Sirikei et al.  classified the anatomical relationship between the AICA and the cochleovestibular (CVN) nerve into four types: type 1 point compression (20%) where the AICA compresses only a limited portion of the CVN, type 2 longitudinal compression (40%) where the AICA approaches the CVN as both traverse parallel to each other, type 3 loop compression (20%) where vascular loop of AICA encircles the CVN, and type 4 indentation (20%) where the AICA compresses the CVN so as to make an indentation in the nerve. Using the MRI to analyze the anatomical relationship between vascular structures and the cranial nerves in VCS, common criteria include perpendicular contact between the vascular loop and the cranial nerve, visualized along two different perpendicular planes, and distortion of the nerve or other neural structures; for the facial nerve the location of the conflict at the REZ of the nerve and distortion of the brain stem at this level are additional criteria. For the trigeminal nerve, reduction of the diameter is an additional criterion .
The operating microscope, despite its qualities of brightness, magnification, and depth of field, provides only axial view to the operator. Yet, the site of the conflict is to be found most often against the brain stem at the emergence of cranial nerves, which then requires a mechanical retraction of the cerebellum and other neural structures. According to the landmark paper of Janetta et al. , the pioneer of MVD 'turning the corner is the most dangerous stage of the operation and must be executed with patience and the utmost care', and most complications can be attributed to cerebellar retraction. The intraoperative endoscopy, thanks to its panoramic vision and angulated view, allows a complete exploration of the CPA without retraction of the cerebellum or brain stem and leaves no hidden areas to be missed [22,23]. It is therefore the procedure of choice to locate the site of conflict without significant cerebellar retraction, positively identify the vessels responsible as well as their path, and define the best maneuver to decompress the artery.
| Conclusion|| |
Vascular compression syndrome is characterized by presence of contact between a vascular structure and a cranial nerve leading to manifestations according to the compressed nerve. The endoscopic-assisted MIRA is used successfully to correct this condition; intraoperative endoscopy has helped very much in detecting the offending vessel even in hidden areas in CPA. There are certain criteria for the anatomical relationship between the offending vessel and affected cranial nerve; these criteria include common features such as a perpendicular contact between the vascular loop and the cranial nerve along two different perpendicular planes at its REZ, distortion of the nerve course, and distortion or compression of adjacent neural structures mainly brain stem. Other criteria include the vascular loop causing impression of the nerve or encircling the nerve causing reduction of its diameter.
| Acknowledgements|| |
| References|| |
Elaini Sh, Miyazaki H, Rameh C, Deveze A, Magnan J. Correlation between magnetic resonance imaging and surgical findings in vasculo-neural compression syndrome. J Int Adv Otol 2009; 5:1-23.
Dandy WE. Concerning the cause of trigeminal neuralgia. Am J Surg 1934; 24:447-455.
Jannetta PJ. Microsurgery of cranial nerve cross-compression. Clin Neurosurg 1979; 26:607-615.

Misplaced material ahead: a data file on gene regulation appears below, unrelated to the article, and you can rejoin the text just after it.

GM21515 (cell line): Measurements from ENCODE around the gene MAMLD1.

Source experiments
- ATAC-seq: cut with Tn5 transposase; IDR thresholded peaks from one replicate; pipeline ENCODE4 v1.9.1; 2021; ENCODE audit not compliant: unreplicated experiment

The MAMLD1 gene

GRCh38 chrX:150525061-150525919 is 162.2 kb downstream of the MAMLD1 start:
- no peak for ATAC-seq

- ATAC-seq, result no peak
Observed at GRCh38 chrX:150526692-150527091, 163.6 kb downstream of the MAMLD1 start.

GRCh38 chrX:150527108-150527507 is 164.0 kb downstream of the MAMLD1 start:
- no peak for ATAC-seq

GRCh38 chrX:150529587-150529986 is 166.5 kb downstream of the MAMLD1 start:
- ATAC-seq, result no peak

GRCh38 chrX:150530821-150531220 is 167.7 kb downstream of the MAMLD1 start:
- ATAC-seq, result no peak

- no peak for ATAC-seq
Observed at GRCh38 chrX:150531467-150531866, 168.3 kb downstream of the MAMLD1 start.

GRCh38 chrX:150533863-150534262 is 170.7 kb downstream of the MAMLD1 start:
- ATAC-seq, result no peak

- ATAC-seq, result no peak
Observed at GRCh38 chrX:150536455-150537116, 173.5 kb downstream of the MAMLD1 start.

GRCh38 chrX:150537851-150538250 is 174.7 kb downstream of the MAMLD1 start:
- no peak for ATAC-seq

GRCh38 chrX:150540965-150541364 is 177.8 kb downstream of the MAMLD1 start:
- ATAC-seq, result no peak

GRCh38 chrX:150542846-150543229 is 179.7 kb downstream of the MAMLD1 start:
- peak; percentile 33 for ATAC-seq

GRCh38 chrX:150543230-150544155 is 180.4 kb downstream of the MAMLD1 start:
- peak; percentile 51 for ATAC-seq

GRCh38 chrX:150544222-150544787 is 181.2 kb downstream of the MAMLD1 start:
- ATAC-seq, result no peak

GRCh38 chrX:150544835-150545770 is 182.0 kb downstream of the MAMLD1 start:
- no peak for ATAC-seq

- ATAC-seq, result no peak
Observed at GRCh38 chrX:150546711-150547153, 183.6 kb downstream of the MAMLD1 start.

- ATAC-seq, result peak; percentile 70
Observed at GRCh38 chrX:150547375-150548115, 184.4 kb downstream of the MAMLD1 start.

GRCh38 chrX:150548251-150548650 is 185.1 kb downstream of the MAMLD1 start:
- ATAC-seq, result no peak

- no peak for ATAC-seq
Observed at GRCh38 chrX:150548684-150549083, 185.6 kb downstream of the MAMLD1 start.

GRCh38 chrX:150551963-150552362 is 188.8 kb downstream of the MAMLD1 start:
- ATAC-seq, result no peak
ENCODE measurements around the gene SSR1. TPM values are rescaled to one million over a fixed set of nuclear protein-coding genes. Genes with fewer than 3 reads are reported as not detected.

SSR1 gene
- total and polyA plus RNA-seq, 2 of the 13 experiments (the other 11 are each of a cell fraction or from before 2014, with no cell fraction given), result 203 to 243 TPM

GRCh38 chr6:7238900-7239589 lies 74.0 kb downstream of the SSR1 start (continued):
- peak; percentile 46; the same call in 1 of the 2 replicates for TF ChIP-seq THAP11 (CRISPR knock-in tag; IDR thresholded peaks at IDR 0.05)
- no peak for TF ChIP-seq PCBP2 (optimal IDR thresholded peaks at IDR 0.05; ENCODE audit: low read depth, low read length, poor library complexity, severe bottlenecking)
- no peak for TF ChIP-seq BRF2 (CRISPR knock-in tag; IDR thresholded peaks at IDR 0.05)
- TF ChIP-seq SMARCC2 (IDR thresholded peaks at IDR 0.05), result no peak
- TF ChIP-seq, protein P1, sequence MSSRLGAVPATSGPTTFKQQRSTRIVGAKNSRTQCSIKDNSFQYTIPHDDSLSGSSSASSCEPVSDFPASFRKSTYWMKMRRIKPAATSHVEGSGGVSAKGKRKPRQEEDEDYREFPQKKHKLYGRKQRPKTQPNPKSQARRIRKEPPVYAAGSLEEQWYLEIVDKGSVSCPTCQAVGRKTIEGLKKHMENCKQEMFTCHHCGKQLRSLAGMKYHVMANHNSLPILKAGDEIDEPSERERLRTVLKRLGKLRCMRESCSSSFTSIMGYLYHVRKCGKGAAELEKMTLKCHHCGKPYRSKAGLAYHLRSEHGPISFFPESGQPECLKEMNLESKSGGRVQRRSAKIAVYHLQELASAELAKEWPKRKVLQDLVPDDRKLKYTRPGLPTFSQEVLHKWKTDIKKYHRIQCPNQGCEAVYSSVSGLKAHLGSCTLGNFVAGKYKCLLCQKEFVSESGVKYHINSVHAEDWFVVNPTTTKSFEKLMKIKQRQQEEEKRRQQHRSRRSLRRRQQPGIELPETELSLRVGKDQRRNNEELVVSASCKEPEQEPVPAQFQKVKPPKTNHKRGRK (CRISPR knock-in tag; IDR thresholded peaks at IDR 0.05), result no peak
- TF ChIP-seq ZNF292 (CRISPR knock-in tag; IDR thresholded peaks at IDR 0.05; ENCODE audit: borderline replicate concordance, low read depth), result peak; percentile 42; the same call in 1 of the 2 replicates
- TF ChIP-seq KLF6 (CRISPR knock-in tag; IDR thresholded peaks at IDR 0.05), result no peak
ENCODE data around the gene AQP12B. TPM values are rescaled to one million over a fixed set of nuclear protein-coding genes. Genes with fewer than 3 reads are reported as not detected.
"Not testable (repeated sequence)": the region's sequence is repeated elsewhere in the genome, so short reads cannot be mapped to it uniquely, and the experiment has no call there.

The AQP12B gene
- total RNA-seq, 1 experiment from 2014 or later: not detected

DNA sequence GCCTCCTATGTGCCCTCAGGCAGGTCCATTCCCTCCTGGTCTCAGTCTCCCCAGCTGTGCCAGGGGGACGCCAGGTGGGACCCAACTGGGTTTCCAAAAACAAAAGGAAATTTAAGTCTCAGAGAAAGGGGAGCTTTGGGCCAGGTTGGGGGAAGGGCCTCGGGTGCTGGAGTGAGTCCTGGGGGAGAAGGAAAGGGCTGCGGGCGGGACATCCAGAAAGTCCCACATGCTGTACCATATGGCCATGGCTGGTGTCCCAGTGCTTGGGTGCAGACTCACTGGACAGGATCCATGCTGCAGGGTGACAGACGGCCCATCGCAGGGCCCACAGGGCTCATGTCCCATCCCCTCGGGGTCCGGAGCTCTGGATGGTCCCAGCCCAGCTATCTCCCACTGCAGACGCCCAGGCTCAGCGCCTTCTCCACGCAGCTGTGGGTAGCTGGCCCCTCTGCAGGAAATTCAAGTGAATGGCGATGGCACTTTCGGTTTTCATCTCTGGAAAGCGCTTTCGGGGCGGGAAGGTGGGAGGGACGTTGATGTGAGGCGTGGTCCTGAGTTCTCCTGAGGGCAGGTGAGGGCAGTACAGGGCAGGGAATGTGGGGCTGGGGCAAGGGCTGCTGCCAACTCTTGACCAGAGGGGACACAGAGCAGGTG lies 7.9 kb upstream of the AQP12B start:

Elaini Sh, Magnan J, Deveze A, Girard N. Magnetic resonance imaging in vascular compression syndrome. Egypt J Otolaryngol 2013; 29:10-15.
Elaini Sh, Magnan J, Deveze A, Lavielle JP, Girard N. Neuro-vascular compression in the cerebellopontine angle (CPA): radiological and endoscopic assessment. Egypt Mil Med J 2010; 65:3-7.
Leclercq AT, Hill CL, Grisoli F. Retromastoid microsurgical aporoach to vascular compression of the eighth cranial nerve. Laryngoscope 1980; 90:1011-1017.
Ryu H, Yamamoto S, Sugiyama K, Nushizawa S, Nozue M. Neurovascular compression syndrome of the eighth cranial nerve: can the site of compression explain the symptoms?. Acta Neurochir (Wien) 1999; 141:495-501.
Gardner WJ, Milkos MV. Response of trigeminal neuralgia to decompression of sensory root: discussion of cause of trigeminal neuralgia. JAMA 1959; 170:1773-1776.
Gardner WJ. Concerning the mechanism of the trigeminal neuralgia and hemifacial spasm. J Neurosurg 1962; 19:947-956.
Janneta PJ, Rand RW. Transtentorial gasserian rhizotomy in trigeminal neuralgia by microsurgical technique. Bull Neural Soc (Los Angeles) 1966; 31:93-99.
Janneta PJ. Microsurgical approach to the trigeminal nerve for tic douloureux. Prog Neurol Surg 1976; 7:180-200.
Gowers R (Ed.). Manual diseases of the nervous system
. London: J & A Churchill; 1888.
Hunt J. The sensory system of the facial nerve and its symptomatology. J Nerv Ment Dis 1909; 36:321-350.
Sicard J, Bollack M. L'hèmispasm facial d'origine corticale cèrèbrale. Rev Neurol 1912; 24:742-743.
Wartenberg R. Hemifacial spasm, a clinical and pathophysiological study
. New York: Oxford University Press; 1952.
Alajouanine T, Thurel R. Facial spasms and there treatment
. Paris: Masson; 1936.
Gardner WJ, Sava GA. Hemifacial spasm: a reversible pathophysiologic state. J Neurosurg 1962; 19:240-247.
Jannetta PJ, Hackett E, Ruby JR. Electromyographic and electron microscopic correlates in hemifacial spasm treated by microsurgical relief of neurovascular compression. Surg Forum 1970; 21:449-451.
Jannetta PJ. Microsurgical exploration and decompression of the facial nerve in hemifacial spasm. Curr Top Surg Res 1970; 2:217-220.
Sirikei A, Bayazit Y, Ozer E, Ozkur A, Adaletili I, Ali M, Bayram M. Magnetic resonance imaging based classification of anatomic relationship between the cochleovestibular nerve and anterior inferior cerebellar artery in patients with non specific neuro-otologic symptoms. Surg Radiol Anat 2005; 27:531-535.
Rushton JG, Stevens JC, Miller RH. Glossopharyngeal (vagoglossopharyngeal) neuralgia: a study of 217 cases. Arch Neurol 1981; 38:201-205.
Magnan J, Chays A, Lepetre C. Surgical perspectives on endoscopy of the cerebellopontine angle. Am J Otol 1994; 15:366-370.
Magnan J, chays A, Cohen OM. Endoscopy of the cerebellopontine angle. Am J Otol 1995; 16:115-118.
[Figure 1], [Figure 2], [Figure 3], [Figure 4], [Figure 5], [Figure 6], [Figure 7], [Figure 8], [Figure 9]
[Table 1], [Table 2], [Table 3], [Table 4]